The Carrying: Poems
Ada Limon’s most recent collection of poems, The Carrying, deserves to be on the shelf of every single person who claims to love words. What is carried through these poems is family, the beginnings and endings of life, the plants we grow and hope will outlast us, and the knowledge that everything is temporary. In short, this is a book about the miracle and tragedy of being human.
Dandelions and birds and trees riddle these poems as reminders that the world is living and breathing and growing around us, and it is our job to witness it. In “Late Summer After a Panic Attack,” Limon asks, “What if I want to go devil instead?,” suggesting there are base desires of chaos that we are expected to ignore at best and actively push down at worst. But she comes to the understanding, in “Instructions on Not Giving Up,” that everything the world offers is worth holding.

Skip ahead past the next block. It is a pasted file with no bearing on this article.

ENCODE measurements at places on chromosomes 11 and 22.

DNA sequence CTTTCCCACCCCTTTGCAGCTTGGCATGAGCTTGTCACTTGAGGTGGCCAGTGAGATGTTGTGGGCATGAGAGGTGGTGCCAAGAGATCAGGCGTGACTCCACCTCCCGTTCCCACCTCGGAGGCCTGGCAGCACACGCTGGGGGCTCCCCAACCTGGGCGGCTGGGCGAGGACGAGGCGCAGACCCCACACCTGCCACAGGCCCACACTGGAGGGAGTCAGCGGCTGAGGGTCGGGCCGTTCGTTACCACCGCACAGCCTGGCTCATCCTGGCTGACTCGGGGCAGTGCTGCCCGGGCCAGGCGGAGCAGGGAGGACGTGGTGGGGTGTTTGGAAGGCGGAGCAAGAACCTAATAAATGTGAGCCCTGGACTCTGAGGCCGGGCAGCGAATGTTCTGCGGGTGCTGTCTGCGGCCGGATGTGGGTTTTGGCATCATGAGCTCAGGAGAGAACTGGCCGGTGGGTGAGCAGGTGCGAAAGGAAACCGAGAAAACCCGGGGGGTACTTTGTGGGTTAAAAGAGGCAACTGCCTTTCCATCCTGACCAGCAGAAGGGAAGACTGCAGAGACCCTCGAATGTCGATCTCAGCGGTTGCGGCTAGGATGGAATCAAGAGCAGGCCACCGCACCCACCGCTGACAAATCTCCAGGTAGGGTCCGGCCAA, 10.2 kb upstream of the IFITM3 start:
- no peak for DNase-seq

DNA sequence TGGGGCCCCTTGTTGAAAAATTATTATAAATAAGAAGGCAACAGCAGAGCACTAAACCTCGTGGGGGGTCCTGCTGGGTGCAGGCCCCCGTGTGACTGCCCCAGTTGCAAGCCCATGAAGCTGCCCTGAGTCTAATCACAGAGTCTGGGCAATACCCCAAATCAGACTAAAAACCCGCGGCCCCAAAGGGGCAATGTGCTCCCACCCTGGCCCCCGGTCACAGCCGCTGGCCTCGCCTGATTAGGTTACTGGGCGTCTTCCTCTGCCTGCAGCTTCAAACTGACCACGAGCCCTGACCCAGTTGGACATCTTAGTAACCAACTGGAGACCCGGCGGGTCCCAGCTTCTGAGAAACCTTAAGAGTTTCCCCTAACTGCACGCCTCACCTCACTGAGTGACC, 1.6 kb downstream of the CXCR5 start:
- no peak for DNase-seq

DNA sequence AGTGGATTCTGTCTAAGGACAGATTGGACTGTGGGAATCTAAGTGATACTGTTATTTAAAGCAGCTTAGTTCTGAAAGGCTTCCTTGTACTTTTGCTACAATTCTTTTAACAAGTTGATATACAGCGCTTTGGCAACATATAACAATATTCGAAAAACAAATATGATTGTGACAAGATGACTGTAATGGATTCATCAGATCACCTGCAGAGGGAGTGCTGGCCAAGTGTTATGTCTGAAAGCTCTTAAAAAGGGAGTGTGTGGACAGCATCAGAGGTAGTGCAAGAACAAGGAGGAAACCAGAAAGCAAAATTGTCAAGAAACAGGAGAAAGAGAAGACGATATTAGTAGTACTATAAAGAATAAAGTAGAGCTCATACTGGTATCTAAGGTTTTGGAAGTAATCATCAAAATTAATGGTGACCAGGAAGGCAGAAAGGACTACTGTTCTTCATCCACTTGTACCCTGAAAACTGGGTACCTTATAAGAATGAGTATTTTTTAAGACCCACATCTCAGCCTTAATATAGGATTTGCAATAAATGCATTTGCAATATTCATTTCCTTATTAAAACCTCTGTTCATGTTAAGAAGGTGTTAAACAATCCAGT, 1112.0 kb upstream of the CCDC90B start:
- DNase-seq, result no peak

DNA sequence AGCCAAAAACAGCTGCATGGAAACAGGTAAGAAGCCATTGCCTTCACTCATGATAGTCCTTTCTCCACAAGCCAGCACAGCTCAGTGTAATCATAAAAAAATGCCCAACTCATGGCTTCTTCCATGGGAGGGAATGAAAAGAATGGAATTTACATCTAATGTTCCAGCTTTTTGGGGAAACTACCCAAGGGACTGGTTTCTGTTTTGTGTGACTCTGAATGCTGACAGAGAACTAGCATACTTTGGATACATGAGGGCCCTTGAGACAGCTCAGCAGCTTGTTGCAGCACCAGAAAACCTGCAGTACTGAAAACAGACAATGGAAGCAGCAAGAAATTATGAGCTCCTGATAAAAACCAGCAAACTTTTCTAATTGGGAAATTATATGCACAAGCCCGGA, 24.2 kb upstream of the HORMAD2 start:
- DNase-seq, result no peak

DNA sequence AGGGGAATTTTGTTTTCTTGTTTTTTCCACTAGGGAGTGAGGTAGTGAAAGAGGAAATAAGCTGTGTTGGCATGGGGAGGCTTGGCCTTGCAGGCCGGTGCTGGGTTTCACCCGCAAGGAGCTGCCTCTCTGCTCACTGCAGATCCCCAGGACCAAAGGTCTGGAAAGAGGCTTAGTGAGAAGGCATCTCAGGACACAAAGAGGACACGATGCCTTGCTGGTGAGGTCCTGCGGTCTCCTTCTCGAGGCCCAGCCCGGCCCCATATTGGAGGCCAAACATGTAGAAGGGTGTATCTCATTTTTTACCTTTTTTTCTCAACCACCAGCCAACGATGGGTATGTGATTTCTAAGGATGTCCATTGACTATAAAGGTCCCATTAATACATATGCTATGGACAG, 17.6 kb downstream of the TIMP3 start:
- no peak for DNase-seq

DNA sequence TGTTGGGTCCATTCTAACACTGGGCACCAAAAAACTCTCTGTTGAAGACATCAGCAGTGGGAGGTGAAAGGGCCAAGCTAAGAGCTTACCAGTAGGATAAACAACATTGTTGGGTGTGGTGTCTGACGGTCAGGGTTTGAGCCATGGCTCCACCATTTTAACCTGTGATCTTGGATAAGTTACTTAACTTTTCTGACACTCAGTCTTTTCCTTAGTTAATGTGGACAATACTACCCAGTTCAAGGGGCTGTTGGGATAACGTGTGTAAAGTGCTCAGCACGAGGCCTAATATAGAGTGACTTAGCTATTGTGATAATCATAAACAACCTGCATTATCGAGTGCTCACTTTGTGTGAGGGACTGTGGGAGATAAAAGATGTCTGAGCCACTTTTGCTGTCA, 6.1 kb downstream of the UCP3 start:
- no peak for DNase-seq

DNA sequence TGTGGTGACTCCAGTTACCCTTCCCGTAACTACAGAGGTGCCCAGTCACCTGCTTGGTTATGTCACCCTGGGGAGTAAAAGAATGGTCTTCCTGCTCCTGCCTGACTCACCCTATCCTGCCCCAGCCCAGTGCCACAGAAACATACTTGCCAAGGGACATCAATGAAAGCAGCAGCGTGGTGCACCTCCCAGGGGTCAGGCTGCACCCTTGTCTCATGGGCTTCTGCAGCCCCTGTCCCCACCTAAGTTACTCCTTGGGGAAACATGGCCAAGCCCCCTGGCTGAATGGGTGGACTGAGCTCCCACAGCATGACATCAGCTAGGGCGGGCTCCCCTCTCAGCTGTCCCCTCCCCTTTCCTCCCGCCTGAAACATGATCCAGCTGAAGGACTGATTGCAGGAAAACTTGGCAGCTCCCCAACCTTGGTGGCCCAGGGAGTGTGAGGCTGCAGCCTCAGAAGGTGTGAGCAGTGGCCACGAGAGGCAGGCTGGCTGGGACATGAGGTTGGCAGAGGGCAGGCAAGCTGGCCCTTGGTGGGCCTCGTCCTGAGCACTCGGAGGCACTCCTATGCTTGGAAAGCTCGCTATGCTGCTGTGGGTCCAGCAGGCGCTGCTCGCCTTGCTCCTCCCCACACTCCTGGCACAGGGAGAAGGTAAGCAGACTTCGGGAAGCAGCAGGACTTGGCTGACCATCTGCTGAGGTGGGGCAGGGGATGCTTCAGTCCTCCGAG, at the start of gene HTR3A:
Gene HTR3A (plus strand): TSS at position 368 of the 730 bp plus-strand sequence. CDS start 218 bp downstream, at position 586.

Reading these poems is like a meditation on staying centered. As I read them, I found myself nostalgic for childhood on one page and intoxicated by the scent of tomato vines on the next. Still others made me ache for my parents, who are still alive but will, of course, one day not be. The Carrying is not for the faint of heart, but that is what makes it all the more necessary.
|Page Count||120 pages|
|Bookshop.org||Buy this Book|
|Category||Poetry & Short Stories|